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July 1960

Conservative Treatment of Certain Fractures in the Hand

Author Affiliations

Salt Lake City
Consultant in Surgery of the Hand, Utah Crippled Children's Service; Clinical Instructor in Surgery, College of Medicine, University of Utah; Attending Surgeon, St. Mark's Hospital.

Arch Surg. 1960;81(1):155-172. doi:10.1001/archsurg.1960.01300010157029

Injuries to the bones of the hand occur with greater frequency than do injuries to any other bones in the body. Inasmuch as most physicians treat these fractures, our armamentarium has been greatly enlarged, thanks to the varied experience of the many contributors. However, whereas there is general acceptance of fundamental principles of treating the baseball-type of injury and the fractured heads of the second, third, fourth, and fifth metacarpals, there is as yet no universally accepted treatment for the several other fractures of the hand. The exhibit analyzes the physiological anatomy of the hand, outlines the more obvious causes for poor results of treatment of these fractures, and points out a concept by which these other fractures may be treated by a closed technique.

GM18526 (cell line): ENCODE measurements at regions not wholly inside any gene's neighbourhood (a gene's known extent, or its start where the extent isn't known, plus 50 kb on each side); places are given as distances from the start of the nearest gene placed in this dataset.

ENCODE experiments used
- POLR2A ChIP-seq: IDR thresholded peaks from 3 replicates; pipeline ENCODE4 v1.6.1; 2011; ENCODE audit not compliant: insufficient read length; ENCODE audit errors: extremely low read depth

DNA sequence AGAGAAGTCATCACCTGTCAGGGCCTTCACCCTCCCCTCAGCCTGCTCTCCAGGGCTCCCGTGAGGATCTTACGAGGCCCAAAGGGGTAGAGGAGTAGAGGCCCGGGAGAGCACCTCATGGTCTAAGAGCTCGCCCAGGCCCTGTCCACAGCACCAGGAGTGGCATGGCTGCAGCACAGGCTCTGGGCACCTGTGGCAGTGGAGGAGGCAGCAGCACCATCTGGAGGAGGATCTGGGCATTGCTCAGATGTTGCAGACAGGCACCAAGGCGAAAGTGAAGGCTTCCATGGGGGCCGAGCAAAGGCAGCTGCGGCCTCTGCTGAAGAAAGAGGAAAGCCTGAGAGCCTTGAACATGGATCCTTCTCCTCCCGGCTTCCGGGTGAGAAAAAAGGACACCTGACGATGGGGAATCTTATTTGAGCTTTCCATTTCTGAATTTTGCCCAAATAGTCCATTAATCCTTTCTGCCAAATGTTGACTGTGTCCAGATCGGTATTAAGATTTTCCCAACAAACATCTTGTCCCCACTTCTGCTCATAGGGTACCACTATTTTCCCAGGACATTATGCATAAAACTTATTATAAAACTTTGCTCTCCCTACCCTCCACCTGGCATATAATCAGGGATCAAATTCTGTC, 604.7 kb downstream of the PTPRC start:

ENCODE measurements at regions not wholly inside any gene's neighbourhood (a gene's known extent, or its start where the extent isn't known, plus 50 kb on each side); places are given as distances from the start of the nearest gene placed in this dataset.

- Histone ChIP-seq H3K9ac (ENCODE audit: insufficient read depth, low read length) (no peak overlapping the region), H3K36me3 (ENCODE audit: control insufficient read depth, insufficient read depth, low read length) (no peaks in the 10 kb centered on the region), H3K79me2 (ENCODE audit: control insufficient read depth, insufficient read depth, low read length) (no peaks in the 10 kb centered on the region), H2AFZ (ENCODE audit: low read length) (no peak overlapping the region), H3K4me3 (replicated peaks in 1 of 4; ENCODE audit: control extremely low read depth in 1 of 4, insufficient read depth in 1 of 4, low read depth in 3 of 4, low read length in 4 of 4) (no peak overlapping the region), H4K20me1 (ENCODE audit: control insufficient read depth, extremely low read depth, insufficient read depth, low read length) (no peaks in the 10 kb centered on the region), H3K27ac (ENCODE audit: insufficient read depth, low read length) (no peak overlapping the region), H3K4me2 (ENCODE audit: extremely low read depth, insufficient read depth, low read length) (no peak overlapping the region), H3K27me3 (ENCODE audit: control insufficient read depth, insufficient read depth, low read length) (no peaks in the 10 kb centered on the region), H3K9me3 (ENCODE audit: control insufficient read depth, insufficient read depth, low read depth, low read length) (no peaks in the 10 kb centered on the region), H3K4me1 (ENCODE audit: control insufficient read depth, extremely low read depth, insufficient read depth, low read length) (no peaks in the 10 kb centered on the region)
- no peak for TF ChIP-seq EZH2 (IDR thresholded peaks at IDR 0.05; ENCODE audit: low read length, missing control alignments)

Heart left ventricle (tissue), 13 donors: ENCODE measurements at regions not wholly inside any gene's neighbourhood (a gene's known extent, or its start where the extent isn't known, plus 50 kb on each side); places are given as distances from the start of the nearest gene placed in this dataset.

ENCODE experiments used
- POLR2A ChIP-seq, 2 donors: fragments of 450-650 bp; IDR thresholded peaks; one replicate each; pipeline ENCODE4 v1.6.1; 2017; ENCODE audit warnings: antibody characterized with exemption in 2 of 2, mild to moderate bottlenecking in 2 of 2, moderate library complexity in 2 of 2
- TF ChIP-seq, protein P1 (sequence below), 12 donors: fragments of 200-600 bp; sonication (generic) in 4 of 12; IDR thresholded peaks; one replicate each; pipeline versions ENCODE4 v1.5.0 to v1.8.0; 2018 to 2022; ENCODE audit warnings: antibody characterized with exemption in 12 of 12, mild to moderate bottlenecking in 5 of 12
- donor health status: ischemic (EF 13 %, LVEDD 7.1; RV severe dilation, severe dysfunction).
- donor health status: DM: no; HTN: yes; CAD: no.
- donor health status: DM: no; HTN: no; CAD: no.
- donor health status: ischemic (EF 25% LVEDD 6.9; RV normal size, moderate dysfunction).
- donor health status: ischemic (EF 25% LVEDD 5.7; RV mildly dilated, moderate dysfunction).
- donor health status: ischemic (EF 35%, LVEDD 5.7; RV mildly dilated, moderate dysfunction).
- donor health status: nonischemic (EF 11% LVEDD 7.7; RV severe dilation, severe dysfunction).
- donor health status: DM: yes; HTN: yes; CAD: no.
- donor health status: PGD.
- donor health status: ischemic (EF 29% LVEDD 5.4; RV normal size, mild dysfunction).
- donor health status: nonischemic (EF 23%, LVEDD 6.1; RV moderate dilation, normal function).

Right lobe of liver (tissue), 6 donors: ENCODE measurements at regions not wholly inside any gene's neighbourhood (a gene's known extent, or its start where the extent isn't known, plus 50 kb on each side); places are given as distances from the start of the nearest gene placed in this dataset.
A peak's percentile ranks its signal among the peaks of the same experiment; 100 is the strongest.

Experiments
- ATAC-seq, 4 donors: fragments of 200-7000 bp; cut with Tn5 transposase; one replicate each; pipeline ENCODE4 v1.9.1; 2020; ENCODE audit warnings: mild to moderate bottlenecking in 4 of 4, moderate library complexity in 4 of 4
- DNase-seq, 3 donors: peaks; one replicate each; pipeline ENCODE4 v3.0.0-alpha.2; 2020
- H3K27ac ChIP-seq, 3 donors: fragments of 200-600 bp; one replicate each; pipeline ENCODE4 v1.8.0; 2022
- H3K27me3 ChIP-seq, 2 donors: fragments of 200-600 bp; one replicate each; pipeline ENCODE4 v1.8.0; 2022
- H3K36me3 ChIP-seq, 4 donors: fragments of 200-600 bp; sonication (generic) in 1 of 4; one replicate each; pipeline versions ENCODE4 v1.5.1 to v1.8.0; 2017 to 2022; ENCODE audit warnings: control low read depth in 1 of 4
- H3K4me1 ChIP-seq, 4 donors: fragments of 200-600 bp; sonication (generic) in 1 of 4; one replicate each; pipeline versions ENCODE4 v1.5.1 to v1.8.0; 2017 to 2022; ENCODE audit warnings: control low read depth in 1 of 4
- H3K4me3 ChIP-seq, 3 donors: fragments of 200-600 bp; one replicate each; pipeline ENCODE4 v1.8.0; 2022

The closed technique is used for closed fractures and also for the treatment of compound and comminuted fractures after cleansing and closure of the skin.

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